Anti-cheat software keeps online test-takers under watch
Students in select courses at Oklahoma City Community College have another “new normal” to adjust to, as some are required to have webcams adorn their computers, and vision tracking software surveil their test taking.
OCCC for the first time is piloting a new technology to students that aims to curb academic dishonesty as students continue to take their tests away from the classroom and off campus.
The college is using an anti-cheating platform, Respondus, for select courses, which detects the use of non-authorized materials by taking periodical snapshots of the students throughout the testing session via webcam. exam session,” according to the company.
Jennifer Ball, professor and assistant program director of Physical Therapy expressed the value of a proctoring service in her program. “In health professions, the integrity of the exams are important,” Ball said.
“It’s important to best prepare our students to take the licensure exams that allow them to become licensed professionals.”
She said students should look at Respondus as an opportunity.
“I don’t think of it as a matter of trust/distrust but empowering all students to be able to show what they know.”
Mollie Stevenson, nursing, said she was heavily distracted by the software when it was used in one of her classes this semester.
“Using the software had a huge impact on my confidence when taking exams,” she said.
“I have found that knowing I’m using a webcam increases my testing anxiety significantly because I’m constantly thinking about not doing anything that would flag me for cheating.”
Director of Center for Learning and Teaching Glenne’ Whisenhunt said the trial run for their first proctor service—Respondus–was not going as desired.
“We have completed two terms of a pilot with Respondus and to be honest, we have found that students struggle with using the software,” Whisenhunt said in a faculty wide email sent Feb. 25.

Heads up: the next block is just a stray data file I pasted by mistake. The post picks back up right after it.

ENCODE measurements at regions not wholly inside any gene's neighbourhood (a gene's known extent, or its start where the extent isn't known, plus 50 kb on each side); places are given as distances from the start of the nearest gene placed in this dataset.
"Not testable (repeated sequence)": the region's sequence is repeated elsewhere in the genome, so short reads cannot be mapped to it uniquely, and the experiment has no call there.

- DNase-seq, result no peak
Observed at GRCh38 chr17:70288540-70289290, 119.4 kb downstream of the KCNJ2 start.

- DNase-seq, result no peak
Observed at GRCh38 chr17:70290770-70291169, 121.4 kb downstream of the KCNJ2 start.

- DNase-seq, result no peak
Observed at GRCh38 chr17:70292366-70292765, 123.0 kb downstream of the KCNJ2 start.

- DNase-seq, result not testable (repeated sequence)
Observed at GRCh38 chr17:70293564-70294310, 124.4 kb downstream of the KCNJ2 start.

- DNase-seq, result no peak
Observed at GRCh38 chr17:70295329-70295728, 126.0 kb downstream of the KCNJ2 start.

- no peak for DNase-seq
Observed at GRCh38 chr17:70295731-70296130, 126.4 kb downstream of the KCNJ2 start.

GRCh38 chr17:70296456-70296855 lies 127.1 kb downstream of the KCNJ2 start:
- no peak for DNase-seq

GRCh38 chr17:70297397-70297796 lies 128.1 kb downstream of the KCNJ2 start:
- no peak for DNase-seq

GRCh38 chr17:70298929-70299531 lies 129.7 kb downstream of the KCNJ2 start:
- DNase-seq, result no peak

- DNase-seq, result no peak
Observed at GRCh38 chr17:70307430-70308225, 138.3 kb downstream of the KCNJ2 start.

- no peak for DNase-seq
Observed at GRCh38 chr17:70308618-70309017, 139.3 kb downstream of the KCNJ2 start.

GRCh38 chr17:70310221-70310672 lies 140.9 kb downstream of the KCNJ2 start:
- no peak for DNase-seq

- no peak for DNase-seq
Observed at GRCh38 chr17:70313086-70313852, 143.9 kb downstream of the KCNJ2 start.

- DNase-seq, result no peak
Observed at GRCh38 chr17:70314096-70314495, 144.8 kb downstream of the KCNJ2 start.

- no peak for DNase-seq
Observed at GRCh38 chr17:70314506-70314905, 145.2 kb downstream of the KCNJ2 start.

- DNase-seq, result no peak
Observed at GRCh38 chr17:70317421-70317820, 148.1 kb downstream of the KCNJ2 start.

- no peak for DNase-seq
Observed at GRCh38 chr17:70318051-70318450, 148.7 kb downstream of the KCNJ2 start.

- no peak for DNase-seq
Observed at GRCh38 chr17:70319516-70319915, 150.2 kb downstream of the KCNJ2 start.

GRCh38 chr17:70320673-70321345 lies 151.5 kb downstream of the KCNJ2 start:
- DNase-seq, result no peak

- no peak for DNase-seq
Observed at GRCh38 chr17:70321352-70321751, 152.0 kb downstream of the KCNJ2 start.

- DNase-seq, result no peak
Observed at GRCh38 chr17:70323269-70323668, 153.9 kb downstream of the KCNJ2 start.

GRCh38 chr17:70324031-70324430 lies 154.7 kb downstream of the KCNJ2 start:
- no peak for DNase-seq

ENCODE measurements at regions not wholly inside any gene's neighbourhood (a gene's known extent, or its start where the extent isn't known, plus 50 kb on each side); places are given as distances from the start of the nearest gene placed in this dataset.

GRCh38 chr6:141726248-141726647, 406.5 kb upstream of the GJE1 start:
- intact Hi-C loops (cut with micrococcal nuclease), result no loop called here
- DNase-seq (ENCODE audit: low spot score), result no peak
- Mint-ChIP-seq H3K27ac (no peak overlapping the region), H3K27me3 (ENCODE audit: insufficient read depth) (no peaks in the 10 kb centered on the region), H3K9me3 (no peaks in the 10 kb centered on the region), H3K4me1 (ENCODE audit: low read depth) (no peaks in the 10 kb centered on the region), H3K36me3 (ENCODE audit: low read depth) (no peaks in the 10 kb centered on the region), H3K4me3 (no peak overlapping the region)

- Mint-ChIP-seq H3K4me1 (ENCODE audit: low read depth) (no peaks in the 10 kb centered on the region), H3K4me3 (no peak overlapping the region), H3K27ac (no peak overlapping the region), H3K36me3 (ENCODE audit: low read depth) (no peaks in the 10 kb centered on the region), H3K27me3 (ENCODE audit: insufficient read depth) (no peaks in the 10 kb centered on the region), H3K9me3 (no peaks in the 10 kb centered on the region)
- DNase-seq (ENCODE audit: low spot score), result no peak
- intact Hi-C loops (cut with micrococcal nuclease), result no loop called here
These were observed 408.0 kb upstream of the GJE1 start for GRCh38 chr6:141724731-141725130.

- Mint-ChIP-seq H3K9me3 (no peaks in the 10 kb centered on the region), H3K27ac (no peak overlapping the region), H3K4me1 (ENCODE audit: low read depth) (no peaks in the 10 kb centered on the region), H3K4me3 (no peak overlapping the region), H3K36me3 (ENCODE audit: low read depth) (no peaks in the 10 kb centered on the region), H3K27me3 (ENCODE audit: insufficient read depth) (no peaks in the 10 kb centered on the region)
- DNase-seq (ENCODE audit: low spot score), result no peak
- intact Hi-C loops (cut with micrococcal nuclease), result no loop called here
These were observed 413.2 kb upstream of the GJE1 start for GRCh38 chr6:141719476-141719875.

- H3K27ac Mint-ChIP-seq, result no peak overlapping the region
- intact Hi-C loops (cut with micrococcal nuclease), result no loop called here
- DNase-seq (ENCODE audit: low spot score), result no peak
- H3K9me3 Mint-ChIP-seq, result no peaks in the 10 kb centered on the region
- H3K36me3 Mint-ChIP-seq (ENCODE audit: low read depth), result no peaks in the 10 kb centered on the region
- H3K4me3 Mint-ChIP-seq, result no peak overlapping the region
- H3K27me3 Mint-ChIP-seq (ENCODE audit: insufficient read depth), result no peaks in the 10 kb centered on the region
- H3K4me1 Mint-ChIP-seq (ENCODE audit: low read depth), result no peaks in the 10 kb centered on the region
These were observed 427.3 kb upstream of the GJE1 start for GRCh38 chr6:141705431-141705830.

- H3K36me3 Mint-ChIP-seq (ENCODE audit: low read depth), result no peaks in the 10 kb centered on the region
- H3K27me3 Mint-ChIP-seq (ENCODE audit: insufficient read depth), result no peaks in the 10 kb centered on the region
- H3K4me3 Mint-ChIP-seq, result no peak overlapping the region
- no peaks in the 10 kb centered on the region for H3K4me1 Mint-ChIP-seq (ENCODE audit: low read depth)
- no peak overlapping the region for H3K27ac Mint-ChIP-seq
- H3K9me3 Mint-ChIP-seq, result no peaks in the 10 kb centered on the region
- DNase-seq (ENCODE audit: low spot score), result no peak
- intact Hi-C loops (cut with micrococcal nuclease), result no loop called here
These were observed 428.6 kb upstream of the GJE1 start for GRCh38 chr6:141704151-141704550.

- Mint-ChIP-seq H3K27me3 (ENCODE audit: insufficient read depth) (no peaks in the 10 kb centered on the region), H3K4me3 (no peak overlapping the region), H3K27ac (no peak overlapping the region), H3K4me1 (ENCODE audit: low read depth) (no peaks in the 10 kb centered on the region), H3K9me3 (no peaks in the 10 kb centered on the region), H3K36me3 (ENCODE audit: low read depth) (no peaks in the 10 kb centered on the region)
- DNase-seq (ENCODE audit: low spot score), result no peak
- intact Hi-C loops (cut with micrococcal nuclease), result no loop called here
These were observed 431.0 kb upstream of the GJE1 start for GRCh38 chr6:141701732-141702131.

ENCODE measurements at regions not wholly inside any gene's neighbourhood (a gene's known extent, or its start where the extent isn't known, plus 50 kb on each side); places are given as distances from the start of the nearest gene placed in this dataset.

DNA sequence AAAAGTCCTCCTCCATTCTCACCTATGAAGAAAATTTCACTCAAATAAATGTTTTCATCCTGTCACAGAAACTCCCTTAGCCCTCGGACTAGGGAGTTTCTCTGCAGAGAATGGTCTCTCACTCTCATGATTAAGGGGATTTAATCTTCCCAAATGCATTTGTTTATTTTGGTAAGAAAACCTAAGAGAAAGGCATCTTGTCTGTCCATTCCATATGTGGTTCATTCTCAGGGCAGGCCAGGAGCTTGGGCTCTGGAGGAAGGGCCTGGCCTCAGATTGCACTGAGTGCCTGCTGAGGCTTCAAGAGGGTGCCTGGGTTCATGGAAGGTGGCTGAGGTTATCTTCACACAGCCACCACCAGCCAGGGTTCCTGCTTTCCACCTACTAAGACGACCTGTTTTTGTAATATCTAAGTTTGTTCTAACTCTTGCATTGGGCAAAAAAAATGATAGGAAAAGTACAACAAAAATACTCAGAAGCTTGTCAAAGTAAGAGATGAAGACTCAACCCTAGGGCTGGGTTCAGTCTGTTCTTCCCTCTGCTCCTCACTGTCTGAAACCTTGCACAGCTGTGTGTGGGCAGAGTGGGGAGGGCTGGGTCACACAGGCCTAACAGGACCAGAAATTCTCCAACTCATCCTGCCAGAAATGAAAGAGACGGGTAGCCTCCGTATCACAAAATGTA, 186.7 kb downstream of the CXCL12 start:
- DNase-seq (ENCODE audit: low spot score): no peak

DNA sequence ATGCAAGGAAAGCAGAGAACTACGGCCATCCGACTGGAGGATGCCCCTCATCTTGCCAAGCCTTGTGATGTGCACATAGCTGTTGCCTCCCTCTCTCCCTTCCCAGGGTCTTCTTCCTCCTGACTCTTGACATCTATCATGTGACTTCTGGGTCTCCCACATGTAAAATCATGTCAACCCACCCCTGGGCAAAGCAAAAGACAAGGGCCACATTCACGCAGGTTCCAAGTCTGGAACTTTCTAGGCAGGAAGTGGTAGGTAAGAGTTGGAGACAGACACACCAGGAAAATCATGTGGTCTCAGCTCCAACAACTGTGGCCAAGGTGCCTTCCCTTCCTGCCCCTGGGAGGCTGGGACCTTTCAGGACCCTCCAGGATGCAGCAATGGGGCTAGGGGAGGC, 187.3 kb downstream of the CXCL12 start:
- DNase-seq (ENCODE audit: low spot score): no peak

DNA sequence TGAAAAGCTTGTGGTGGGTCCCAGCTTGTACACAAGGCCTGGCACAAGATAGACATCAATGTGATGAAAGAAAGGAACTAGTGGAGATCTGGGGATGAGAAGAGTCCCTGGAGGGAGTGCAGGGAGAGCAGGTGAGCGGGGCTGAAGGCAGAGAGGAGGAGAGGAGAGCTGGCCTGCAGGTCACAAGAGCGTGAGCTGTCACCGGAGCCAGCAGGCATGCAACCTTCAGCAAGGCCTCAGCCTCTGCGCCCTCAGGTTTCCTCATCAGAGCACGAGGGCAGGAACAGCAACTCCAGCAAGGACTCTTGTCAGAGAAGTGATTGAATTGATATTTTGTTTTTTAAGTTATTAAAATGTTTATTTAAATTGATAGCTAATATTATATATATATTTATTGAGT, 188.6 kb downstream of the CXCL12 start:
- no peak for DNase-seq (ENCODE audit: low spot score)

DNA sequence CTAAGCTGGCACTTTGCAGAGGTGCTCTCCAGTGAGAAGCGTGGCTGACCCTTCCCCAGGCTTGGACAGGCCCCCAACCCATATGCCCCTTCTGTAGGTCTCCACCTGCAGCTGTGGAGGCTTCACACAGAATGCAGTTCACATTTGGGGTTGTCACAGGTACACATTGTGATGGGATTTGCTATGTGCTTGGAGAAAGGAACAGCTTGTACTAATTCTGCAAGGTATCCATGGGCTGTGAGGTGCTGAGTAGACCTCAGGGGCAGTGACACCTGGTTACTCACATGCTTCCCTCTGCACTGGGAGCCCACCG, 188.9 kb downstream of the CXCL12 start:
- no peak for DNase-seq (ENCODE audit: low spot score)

She said some students are finding ways around the software and avoiding detections all together.
“This process is good if all the ways the student attempts to use unauthorized resources fits within their [Respondus] metric.”
“We have found that our students are so creative that all of the ways they use don’t fit within their [Respondus] metric,” Whisenhunt said.
Until the college’s contract with Respondus expires in June, the software will remain available to the faculty to use for the late eight-week semester.
Also available in the upcoming semester, the college is piloting a second anti-cheating software called ProctorU, a similar service with more advanced levels of monitoring available.
Whisenhunt said the option the college is looking to try is Record+, ProctorU’s mid-level service package.
This package includes a complete recording of the students’ testing. After the test is done a reviewer evaluates the footage to catch cheating post-exam.
The service also allows the course professor real-time access to watch the student taking the test.
Ball expressed solidarity with the students, and gratitude for the continuance of learning, despite the challenges online courses bring.
“To all the students, I would like to point out that we professors are equally upset with the current situation.
“I honestly cannot wait to back to face to face classes, but I am very happy we had these alternatives to keep everyone safe and not stop learning,” she said.